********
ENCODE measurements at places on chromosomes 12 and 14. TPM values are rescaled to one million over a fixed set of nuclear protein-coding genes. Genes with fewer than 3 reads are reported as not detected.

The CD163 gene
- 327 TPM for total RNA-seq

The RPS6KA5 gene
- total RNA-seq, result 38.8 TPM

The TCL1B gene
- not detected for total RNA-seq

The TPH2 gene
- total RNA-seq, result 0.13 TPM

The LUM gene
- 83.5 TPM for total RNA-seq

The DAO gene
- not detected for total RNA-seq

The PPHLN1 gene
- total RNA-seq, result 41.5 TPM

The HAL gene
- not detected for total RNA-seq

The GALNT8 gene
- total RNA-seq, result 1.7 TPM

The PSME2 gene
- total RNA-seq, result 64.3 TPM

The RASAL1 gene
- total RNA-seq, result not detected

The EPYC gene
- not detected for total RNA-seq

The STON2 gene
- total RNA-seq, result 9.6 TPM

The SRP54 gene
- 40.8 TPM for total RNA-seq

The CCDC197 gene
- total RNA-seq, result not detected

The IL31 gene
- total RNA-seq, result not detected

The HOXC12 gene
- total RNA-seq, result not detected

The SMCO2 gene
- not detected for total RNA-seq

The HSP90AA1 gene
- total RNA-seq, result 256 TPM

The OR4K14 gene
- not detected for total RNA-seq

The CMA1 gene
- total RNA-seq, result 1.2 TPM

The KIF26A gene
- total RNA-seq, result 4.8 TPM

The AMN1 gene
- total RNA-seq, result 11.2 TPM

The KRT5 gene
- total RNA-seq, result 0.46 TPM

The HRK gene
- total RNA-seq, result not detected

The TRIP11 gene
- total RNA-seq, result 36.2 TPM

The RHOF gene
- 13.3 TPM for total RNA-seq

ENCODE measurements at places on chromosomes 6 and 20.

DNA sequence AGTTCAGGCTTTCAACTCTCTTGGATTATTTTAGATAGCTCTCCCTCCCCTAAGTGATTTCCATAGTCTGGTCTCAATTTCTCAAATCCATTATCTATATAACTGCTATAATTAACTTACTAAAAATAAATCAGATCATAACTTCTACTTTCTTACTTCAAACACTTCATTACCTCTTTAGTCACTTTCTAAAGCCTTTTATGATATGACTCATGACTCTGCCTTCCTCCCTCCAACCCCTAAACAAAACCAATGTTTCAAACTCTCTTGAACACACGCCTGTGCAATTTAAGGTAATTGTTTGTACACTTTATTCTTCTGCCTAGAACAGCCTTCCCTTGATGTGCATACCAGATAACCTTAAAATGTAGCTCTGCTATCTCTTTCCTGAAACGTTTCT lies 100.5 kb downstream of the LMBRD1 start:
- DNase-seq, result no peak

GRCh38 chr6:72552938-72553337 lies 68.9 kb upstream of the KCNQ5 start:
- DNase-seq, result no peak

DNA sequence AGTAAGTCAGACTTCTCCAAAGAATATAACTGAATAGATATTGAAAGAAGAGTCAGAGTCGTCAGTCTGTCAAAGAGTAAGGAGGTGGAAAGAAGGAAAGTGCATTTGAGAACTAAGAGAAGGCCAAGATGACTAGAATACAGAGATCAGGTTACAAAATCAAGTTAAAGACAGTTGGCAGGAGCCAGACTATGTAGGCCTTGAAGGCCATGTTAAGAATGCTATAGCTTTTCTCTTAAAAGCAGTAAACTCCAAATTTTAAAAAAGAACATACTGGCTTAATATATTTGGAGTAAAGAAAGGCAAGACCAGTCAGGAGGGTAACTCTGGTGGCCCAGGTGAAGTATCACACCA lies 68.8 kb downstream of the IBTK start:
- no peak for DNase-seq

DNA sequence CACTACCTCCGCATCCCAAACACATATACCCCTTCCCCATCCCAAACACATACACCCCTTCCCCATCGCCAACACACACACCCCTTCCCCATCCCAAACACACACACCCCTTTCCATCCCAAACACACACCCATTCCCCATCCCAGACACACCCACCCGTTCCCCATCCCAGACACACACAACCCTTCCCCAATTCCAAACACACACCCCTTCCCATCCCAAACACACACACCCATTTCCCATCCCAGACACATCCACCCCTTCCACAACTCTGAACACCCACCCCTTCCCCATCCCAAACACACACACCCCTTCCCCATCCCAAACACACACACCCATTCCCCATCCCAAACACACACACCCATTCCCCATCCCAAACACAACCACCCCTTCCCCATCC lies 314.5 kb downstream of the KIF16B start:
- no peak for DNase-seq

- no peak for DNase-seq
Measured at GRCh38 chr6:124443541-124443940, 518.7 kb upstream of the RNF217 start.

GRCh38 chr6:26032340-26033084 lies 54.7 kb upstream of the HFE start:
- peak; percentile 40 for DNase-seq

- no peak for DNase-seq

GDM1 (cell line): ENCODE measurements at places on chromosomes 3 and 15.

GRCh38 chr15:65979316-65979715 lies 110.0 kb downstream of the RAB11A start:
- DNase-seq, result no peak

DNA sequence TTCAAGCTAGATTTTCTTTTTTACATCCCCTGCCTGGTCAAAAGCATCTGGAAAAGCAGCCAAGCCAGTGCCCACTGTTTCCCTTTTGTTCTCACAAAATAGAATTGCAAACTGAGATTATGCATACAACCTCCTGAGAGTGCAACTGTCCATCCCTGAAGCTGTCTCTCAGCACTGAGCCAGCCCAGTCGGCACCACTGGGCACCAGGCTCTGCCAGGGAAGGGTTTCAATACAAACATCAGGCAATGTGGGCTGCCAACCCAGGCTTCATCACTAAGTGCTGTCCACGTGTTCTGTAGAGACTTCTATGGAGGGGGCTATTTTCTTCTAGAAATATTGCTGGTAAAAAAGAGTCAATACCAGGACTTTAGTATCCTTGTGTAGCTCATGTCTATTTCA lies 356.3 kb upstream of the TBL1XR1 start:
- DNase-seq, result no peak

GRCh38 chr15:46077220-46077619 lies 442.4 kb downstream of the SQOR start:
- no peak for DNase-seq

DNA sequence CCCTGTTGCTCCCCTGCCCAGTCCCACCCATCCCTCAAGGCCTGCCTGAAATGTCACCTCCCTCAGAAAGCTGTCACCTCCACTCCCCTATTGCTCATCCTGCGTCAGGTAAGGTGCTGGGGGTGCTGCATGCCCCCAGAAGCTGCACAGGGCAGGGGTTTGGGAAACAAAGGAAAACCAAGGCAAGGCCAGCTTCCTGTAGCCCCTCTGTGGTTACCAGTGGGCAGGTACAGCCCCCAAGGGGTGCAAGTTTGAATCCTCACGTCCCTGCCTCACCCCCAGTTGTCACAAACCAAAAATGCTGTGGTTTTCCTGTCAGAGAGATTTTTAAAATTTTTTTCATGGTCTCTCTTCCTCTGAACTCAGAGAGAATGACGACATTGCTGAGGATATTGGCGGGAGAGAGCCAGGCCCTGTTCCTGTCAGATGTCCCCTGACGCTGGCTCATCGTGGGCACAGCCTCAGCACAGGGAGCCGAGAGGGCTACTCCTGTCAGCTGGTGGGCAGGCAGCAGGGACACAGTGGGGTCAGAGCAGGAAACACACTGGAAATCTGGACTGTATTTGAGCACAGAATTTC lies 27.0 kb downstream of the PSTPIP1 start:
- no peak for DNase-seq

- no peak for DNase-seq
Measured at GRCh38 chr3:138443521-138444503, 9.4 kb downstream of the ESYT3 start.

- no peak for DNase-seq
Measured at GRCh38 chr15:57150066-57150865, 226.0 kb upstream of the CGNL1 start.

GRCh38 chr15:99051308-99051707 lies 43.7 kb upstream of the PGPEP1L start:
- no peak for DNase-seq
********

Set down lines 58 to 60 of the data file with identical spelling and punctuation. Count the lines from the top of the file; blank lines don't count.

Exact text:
- DNase-seq, result no peak

GRCh38 chr6:72552938-72553337 lies 68.9 kb upstream of the KCNQ5 start:
- DNase-seq, result no peak